India is not yet free, we almost said, when we met a legislator in a Southern state. He was an educated man, a retired army officer, very well read and articulate. He stood out from the rest of the people we met, as he talked, almost incessantly, how great the Indian culture was, and about its different practices and commitments, in contrast with the West. While he was very helpful in making a lot of introductions, he was, at the same time, quite insistent that we should look to bring our technologies and practices to Indian institutions themselves, rather than trying to deliver Western qualifications through them. A lifelong member of the Rashtriya Sayamsevak Sangh (RSS), he wore Indian attire and ate vegetarian food - and introduced us to the finest Rajasthani food one can find in Bangalore. It was difficult to place him, and all the conversations we had, into the schema I was developing through the journey. His was a rejection of the West altogether and going back to a distant time when India was superior, and his objective in engaging with us is, as we figured out, to convince us of the view.
This view, which is particularly ascendant as the middle classes in India grow in confidence, represents itself in the majoritarian ideology of the emergent India. My quest to develop an outside-in perspective is redundant to this view, as this superior India needs no reference from its outside, and is, indeed, quite ashamed of its colonial heritage. It is quite different from the pragmatic use of the colonial overhang that some others, particularly among the English-speaking classes in Delhi and Kolkata, which is quick to flaunt their Western connections, education, exposure or at least relatives staying abroad. Yet, this second view is also shaped by the colonial heritage as it seeks to invent a story of superiority, either by pure imagination (when fantasies of ancient literature are recycled as proof that everything, from Airplane to Plastic Surgery, was invented in Ancient India) or by false history (like the fabricated quotations from Lord Macaulay circulated on the Internet). In fact, this view is colonial heritage in the inverted form, one of denial that leads to the creation of an imagined identity, just as fabricated as that of the pragmatic anglophiles in the hallowed halls of Delhi.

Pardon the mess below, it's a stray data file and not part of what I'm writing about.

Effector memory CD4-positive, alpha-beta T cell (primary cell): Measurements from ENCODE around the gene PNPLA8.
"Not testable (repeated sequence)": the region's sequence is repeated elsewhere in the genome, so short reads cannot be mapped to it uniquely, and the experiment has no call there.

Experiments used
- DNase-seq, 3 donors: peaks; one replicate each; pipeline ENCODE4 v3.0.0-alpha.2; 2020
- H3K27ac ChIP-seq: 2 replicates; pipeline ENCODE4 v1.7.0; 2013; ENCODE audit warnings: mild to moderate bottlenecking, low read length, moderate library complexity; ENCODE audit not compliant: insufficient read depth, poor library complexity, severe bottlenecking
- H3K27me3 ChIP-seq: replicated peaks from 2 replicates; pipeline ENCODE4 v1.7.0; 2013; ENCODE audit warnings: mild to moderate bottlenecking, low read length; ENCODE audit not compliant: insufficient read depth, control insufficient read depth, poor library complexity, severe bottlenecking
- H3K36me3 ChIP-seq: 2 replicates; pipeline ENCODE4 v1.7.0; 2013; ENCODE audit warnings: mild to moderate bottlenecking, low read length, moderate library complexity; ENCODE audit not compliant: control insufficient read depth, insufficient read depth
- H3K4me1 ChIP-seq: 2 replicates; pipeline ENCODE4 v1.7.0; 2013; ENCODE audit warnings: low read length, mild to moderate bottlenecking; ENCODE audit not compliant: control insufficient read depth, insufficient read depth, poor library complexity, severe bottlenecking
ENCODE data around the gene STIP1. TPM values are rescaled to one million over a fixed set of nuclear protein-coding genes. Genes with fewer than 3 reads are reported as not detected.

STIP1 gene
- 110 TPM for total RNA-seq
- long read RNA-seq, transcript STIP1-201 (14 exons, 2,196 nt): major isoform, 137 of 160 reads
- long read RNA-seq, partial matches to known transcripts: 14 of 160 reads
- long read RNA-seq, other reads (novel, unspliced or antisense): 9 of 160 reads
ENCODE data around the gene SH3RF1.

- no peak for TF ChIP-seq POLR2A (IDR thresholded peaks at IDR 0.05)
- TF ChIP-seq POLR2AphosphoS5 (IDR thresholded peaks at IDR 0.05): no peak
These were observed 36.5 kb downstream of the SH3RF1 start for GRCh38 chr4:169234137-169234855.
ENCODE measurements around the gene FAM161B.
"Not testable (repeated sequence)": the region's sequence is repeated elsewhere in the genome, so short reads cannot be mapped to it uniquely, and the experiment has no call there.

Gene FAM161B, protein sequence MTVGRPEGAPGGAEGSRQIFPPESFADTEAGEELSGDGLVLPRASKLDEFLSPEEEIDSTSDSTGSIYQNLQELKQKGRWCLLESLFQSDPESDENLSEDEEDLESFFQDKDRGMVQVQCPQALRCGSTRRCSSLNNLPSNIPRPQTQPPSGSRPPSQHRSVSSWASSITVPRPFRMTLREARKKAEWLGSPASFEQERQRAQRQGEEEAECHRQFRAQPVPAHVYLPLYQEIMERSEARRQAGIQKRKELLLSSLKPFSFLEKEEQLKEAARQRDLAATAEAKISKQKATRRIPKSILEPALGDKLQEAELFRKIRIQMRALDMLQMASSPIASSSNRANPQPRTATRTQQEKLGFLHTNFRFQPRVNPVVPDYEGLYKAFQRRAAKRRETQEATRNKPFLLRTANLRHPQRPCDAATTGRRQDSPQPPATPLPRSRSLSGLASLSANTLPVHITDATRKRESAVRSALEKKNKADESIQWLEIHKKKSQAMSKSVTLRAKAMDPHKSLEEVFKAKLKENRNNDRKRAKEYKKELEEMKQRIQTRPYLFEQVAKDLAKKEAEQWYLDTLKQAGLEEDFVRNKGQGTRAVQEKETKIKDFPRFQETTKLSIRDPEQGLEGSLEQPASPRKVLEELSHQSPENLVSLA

While in India, it was impossible for me to live outside these two competing paradigms, which the outsiders view affords me now. And, that, I shall claim, provides a third perspective, which, influential as it was at the conception of the Indian republic, has been subsumed in the two dominant views, that of an India comfortable about itself. This was a supranational idea of India, India as an idea or a civilisation rather than a nation in the European sense, that stood outside either the fetish about the West (and cynical attempts to exploit it) or its rejection. This is the idea one can found in the writings of Tagore, or in the texts such as Discovery of India by Nehru, wherein a historical idea of India at peace with the world, and indeed, as a great melting pot, was the keystone of identity. Seen this way, instead of a journey to freedom and self-confidence, the journey of emerging India has been to the opposite direction - to try to fit itself into a world defined by Western parameters, to be a nation in that exclusive, primarily European sense, which comes with either a smug cynicism about all things outside, or its complete rejection.